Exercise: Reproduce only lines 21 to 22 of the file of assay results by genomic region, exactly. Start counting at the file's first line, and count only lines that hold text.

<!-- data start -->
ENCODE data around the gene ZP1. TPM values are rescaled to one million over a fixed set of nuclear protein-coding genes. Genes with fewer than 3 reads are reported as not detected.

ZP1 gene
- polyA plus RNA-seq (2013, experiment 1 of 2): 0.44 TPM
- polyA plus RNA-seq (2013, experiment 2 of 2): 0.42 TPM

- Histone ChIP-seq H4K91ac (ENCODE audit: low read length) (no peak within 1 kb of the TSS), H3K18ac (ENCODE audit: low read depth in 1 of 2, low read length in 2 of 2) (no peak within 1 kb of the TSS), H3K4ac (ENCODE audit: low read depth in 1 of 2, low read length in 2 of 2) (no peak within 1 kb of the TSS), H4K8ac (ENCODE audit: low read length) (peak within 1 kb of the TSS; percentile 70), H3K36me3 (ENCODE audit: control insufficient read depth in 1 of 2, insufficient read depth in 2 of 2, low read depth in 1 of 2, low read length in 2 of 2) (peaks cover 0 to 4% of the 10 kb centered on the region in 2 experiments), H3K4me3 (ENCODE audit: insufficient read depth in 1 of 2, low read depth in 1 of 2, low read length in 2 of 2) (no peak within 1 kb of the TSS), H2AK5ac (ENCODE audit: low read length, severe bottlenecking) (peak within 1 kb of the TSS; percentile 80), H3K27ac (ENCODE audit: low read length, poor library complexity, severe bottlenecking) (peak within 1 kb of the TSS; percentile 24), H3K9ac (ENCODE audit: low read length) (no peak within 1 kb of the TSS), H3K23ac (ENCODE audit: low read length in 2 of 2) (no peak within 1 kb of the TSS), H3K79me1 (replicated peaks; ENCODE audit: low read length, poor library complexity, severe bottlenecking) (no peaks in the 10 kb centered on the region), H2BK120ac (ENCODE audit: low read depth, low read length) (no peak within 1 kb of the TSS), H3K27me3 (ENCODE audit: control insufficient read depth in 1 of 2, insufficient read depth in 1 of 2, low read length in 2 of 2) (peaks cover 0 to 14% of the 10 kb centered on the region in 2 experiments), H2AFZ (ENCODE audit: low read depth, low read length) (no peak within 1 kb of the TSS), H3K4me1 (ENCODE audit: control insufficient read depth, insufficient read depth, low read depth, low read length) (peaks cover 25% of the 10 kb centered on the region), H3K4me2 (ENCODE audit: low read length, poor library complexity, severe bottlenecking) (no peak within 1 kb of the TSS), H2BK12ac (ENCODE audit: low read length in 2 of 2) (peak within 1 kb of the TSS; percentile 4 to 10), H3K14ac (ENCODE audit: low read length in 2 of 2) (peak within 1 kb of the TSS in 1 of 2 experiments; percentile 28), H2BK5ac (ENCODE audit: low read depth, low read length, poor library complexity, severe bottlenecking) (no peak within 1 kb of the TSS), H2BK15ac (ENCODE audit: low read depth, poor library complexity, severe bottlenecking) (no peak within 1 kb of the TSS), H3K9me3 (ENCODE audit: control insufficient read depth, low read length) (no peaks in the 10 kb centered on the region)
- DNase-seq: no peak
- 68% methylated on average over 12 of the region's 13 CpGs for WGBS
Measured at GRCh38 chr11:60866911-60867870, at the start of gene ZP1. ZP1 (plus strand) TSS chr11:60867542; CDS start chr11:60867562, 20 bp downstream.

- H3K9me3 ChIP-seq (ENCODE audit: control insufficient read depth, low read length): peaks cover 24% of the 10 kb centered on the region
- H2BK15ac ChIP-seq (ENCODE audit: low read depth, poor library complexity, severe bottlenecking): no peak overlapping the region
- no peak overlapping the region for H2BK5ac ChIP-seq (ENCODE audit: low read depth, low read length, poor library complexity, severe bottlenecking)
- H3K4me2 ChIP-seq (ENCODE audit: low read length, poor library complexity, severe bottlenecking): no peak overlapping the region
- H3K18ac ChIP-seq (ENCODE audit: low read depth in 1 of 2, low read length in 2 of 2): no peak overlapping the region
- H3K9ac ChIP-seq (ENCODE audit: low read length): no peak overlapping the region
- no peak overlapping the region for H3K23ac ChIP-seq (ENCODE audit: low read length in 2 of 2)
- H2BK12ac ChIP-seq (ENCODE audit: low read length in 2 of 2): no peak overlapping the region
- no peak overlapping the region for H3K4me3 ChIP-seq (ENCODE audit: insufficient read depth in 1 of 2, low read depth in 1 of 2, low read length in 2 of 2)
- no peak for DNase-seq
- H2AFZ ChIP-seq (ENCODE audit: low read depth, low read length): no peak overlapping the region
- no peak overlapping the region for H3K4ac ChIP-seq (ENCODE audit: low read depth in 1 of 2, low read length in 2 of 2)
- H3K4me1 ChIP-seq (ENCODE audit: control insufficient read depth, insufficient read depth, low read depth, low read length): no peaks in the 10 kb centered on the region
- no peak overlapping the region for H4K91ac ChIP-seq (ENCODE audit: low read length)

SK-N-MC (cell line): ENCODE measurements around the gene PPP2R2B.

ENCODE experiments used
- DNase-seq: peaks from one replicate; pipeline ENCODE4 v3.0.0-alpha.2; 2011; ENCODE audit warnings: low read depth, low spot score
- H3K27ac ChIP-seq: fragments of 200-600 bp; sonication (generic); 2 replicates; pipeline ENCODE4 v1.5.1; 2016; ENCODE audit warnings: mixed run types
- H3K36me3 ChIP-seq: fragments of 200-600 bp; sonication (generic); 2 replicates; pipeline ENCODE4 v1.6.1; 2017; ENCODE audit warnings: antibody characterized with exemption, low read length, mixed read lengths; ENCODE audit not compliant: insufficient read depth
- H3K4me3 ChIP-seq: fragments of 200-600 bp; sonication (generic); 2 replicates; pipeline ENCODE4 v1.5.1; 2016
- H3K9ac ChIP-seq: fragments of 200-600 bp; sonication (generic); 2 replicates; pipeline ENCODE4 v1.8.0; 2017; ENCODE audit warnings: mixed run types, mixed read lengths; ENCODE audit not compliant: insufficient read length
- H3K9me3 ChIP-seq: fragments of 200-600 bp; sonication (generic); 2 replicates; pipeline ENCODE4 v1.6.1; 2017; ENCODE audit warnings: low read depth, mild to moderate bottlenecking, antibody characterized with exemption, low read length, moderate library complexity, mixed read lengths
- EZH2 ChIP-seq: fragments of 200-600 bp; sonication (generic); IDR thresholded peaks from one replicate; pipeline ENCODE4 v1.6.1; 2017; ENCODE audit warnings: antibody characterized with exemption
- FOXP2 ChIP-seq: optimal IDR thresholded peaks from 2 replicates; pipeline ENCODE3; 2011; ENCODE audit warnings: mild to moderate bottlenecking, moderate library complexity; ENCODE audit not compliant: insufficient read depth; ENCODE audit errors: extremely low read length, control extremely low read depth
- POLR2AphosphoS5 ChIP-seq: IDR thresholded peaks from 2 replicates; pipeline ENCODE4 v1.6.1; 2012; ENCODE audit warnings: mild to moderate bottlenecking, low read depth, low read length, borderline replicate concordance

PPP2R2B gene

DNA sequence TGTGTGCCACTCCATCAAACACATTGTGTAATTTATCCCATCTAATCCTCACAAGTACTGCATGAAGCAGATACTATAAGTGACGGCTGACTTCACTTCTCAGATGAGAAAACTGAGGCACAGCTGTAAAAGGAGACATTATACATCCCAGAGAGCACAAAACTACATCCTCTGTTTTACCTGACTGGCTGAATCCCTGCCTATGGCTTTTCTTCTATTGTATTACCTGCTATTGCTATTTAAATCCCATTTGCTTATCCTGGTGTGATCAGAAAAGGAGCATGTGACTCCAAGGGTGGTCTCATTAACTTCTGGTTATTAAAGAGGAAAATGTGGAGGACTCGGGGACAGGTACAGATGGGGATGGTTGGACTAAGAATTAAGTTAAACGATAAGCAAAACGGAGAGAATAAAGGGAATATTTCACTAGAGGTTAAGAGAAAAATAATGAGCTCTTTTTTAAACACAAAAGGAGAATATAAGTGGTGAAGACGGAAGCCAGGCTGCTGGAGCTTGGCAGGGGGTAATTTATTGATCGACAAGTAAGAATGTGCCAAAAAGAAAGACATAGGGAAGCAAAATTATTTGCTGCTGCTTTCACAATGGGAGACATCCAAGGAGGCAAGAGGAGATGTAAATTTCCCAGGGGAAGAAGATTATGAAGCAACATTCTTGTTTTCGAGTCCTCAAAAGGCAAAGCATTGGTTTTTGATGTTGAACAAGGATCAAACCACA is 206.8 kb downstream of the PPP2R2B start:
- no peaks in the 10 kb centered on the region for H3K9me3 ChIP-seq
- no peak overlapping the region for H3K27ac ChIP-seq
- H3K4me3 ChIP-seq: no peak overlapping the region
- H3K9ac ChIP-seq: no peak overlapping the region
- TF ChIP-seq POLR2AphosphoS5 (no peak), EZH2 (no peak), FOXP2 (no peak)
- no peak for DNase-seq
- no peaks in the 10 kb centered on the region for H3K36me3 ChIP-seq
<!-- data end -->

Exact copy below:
- H3K4me1 ChIP-seq (ENCODE audit: control insufficient read depth, insufficient read depth, low read depth, low read length): no peaks in the 10 kb centered on the region
- no peak overlapping the region for H4K91ac ChIP-seq (ENCODE audit: low read length)